Festival of Lights – Diwali

The festival of lights, Diwali, is arguably India’s biggest religious celebration, when homes, institutions and entire neighbourhoods are decorated with candles, earthen lamps and fairy lights on this auspicious moonless night. In urban India, Diwali has come to be associated with weeks of card parties that culminate in a grand evening of firecrackers, on the main day of the festival. A homogeneous culture has set in with the modern youth that sees the festival as a time for exuberance and conspicuous consumption.

A five-day festival, Diwali is celebrated as the homecoming of Lord Rama with Sita and Laxmana after a long exile of 14 years. Translated literally from Sanskrit, Diwali means a row of lights; diyas were first lit by the people of Ayodhya to welcome their King, Rama, after defeating Ravana. Some people in India also believe it to be the celebration of the marriage of Lord Vishnu and Lakshmi.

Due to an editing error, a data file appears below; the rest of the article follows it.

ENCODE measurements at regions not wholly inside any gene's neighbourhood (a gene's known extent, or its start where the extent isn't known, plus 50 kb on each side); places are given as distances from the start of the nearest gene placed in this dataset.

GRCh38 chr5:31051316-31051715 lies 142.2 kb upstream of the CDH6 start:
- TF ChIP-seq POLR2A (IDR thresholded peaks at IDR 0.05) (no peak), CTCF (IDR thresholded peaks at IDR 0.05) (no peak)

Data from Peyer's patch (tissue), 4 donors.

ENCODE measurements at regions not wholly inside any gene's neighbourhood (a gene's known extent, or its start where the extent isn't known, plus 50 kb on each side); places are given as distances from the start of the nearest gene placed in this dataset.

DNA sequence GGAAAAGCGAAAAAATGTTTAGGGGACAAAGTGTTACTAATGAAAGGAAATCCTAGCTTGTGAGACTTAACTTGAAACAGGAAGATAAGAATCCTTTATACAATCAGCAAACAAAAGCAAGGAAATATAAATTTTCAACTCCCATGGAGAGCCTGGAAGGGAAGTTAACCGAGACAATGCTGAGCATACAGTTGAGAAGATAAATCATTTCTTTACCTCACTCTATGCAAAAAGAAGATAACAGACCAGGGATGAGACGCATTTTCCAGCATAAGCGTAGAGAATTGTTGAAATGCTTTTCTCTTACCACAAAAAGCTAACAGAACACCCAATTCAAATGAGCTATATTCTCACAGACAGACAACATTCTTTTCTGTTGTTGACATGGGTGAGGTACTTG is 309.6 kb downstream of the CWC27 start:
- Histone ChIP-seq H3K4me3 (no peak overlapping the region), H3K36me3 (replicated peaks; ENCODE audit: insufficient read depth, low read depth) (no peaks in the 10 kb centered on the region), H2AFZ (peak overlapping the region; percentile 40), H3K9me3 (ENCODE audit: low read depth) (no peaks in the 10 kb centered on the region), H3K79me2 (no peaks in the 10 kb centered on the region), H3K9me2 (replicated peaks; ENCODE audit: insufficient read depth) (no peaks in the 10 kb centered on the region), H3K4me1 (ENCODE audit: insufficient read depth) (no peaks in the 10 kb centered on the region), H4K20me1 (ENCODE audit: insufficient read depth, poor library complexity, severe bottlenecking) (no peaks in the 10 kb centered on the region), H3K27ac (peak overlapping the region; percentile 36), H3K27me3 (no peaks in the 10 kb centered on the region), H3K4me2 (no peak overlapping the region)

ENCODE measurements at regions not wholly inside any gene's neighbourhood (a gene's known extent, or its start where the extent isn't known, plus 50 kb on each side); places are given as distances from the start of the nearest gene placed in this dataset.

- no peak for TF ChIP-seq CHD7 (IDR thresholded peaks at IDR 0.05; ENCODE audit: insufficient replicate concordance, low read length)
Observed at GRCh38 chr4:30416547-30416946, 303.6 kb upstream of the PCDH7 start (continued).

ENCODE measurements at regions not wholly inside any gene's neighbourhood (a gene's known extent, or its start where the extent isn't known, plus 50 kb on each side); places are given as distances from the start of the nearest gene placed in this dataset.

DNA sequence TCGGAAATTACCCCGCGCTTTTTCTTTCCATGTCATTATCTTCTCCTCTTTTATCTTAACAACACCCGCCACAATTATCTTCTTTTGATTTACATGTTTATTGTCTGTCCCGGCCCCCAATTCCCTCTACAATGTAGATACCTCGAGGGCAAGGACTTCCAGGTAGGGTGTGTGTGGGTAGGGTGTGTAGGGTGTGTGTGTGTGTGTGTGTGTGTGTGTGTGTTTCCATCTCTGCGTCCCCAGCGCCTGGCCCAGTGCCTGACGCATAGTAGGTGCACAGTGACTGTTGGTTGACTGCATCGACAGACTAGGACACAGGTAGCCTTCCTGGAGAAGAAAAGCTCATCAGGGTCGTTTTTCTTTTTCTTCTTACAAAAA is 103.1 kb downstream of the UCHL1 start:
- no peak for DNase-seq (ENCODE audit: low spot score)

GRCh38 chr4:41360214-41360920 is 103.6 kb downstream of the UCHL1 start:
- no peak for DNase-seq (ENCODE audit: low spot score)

In most of the regions, Lord Ganesha, who is the god of wisdom and auspiciousness is worshiped on the day of Diwali. Diwali marks the anniversary of Nirvana or liberation of Mahavira’s soul in Jainism. In West Bengal, Diwali is celebrated to worship goddess Kali, who is the goddess of Shakti, means power and energy.

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